A serious illness or significant life change can result in significant debt, and you may want to file bankruptcy to move forward financially. Depending on your situation, you may be eligible to file either Chapter 7 or Chapter 13 bankruptcy.
To complete the bankruptcy process, the Federal Trade Commission states that you must complete pre-bankruptcy credit counseling through an approved government organization. You must finish credit counseling within 180 days before you file for bankruptcy.
What counseling entails
Most pre-bankruptcy counseling sessions will evaluate your personal financial situation and help you set up a personal budget plan to rely on following bankruptcy. You may also discuss available alternatives to filing for bankruptcy. These sessions usually last anywhere from 60 to 90 minutes and they can occur over the phone, online or in person.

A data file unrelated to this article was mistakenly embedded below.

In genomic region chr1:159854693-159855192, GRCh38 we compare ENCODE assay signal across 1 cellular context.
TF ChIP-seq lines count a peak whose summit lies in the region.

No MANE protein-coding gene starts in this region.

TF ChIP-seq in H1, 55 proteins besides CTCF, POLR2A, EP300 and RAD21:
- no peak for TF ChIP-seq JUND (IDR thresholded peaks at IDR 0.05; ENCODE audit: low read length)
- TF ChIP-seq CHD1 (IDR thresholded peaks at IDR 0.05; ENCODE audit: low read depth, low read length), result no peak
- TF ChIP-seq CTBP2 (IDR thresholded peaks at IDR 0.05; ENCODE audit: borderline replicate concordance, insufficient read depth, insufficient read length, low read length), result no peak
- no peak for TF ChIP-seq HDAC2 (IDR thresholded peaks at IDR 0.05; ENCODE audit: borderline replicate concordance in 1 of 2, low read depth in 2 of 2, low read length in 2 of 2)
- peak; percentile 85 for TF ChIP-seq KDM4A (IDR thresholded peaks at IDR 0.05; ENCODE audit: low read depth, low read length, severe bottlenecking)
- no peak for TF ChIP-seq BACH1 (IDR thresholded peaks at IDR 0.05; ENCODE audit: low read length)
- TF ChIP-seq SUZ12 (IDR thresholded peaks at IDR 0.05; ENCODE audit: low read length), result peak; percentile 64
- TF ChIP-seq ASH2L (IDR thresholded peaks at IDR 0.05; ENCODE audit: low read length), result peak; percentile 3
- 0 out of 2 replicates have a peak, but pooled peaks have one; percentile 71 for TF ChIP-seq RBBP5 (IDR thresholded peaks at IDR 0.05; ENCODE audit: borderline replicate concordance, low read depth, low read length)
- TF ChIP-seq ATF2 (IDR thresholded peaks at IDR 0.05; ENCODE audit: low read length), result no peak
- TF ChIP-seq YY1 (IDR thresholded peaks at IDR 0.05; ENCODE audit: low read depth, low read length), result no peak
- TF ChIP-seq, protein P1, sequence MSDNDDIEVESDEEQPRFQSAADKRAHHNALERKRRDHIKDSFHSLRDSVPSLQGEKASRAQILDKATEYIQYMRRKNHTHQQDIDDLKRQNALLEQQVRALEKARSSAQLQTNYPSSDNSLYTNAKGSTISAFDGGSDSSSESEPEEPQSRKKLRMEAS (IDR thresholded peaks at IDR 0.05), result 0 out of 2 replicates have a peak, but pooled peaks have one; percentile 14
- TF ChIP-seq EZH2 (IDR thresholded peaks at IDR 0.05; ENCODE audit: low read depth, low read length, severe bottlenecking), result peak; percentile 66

Choosing a credit counseling agency
The Department of Justice’s U.S. Trustee Program decides which organizations can provide credit counseling for those interested in filing bankruptcy. Before you sign up for pre-bankruptcy credit counseling, make sure you choose a counselor or educator on the U.S. Trustee Program’s list.
In addition to choosing a qualified provider of credit counseling, ask the agencies you consider what services they offer, what their fee structure is like and how they can help you with your finances. You may also want to look into what qualifications and experience their counselors have.
After you finish pre-bankruptcy credit counseling, the counselor or organization you went through must provide you with a certificate of proof. You should not have to pay an extra fee to receive this certificate.